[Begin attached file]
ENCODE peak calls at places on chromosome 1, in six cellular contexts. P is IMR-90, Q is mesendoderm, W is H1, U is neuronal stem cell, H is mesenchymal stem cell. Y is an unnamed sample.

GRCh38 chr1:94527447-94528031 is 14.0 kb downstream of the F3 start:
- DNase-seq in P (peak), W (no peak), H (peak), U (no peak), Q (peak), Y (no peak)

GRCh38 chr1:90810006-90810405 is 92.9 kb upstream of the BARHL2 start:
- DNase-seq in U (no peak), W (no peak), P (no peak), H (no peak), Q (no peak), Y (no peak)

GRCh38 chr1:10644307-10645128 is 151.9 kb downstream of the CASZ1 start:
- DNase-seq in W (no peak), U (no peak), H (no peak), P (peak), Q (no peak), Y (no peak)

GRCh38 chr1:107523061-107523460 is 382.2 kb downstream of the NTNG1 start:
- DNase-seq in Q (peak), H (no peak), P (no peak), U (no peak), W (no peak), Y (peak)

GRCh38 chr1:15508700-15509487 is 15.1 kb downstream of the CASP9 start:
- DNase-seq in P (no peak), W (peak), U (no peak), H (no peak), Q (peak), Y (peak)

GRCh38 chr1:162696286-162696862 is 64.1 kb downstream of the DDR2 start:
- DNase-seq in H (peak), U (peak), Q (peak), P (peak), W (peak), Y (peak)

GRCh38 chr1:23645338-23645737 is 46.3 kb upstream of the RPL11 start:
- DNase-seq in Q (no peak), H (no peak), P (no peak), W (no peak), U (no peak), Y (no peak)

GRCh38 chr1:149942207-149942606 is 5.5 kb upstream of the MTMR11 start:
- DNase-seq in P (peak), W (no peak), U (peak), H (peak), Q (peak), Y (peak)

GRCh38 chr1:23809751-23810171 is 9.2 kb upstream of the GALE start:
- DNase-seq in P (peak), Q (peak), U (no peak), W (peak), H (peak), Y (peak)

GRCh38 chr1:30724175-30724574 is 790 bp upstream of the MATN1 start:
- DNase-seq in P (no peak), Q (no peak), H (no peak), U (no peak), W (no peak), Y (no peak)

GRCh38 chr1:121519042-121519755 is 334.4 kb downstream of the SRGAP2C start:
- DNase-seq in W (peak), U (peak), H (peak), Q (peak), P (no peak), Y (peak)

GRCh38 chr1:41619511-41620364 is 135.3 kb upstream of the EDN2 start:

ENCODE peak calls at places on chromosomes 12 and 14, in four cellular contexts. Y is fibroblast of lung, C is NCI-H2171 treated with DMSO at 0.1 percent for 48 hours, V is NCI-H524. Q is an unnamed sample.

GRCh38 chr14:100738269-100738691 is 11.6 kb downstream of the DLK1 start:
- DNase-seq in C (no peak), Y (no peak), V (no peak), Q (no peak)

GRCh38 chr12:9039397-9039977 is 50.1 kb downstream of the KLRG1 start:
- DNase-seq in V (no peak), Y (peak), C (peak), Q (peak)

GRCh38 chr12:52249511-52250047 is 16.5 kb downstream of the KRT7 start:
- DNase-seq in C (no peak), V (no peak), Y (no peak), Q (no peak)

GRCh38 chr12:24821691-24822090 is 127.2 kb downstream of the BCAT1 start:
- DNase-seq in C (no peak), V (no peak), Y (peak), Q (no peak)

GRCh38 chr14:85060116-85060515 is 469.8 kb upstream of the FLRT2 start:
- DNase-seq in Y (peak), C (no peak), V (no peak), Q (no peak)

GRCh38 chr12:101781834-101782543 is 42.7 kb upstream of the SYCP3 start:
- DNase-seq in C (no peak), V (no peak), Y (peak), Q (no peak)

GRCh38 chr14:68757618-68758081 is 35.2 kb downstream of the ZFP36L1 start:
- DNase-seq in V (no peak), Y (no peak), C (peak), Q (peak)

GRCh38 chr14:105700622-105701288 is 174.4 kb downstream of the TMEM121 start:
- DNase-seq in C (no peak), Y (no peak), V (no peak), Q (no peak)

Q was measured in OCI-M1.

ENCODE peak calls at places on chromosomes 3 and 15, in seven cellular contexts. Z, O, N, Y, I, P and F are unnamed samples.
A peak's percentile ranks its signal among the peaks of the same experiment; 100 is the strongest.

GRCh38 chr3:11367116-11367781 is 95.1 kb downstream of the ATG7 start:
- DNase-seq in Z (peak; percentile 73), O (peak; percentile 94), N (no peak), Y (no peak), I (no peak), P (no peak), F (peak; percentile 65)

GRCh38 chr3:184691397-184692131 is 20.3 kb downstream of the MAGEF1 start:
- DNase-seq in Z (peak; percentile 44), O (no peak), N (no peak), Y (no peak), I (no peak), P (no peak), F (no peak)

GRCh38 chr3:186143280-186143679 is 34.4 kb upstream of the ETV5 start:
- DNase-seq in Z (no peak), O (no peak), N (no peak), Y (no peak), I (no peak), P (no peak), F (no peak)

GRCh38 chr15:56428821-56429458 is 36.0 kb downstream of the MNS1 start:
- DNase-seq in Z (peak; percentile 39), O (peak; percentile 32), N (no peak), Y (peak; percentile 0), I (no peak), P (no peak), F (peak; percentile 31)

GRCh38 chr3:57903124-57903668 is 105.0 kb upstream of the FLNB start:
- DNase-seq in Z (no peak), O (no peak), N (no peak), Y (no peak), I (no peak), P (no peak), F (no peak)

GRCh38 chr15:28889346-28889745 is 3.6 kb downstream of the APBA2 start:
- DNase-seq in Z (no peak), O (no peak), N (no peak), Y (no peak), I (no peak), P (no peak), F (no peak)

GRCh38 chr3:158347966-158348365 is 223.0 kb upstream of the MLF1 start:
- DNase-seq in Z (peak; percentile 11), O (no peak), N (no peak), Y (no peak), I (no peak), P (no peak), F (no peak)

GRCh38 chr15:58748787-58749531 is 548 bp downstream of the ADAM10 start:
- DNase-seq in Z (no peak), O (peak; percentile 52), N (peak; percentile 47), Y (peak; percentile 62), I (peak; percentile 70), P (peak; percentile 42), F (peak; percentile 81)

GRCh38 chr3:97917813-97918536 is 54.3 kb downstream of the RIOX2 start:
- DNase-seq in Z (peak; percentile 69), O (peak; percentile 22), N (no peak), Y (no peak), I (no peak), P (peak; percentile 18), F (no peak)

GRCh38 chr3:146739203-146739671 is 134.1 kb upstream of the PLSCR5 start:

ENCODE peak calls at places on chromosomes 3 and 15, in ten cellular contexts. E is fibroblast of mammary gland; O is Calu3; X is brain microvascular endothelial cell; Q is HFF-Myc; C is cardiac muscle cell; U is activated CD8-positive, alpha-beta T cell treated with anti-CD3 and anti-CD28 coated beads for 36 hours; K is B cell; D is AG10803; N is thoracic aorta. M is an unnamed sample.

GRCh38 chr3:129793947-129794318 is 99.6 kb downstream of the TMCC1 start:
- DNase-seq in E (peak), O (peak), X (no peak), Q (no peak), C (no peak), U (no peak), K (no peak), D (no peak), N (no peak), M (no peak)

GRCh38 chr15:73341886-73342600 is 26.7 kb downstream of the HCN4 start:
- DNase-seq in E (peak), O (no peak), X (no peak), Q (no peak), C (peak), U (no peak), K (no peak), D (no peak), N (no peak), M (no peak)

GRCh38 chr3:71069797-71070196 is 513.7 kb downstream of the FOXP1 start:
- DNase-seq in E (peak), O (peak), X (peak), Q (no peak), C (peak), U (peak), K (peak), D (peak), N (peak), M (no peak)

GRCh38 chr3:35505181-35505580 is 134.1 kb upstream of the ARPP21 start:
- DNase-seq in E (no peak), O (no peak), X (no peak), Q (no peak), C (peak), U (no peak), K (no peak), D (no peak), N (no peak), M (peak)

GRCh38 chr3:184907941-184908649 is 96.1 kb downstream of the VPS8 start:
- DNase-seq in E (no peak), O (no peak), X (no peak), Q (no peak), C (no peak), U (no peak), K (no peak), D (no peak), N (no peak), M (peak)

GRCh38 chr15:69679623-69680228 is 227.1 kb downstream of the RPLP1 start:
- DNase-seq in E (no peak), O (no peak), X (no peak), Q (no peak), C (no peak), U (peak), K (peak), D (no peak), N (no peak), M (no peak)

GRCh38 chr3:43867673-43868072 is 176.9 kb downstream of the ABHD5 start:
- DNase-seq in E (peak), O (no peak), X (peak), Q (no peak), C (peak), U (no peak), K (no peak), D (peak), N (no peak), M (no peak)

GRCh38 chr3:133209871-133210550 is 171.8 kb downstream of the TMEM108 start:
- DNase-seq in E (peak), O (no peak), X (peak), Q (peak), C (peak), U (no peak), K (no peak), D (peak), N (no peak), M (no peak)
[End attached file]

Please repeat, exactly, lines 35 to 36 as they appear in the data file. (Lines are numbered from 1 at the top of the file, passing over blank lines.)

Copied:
- DNase-seq in Y (peak), C (no peak), V (no peak), Q (no peak)

GRCh38 chr12:101781834-101782543 is 42.7 kb upstream of the SYCP3 start: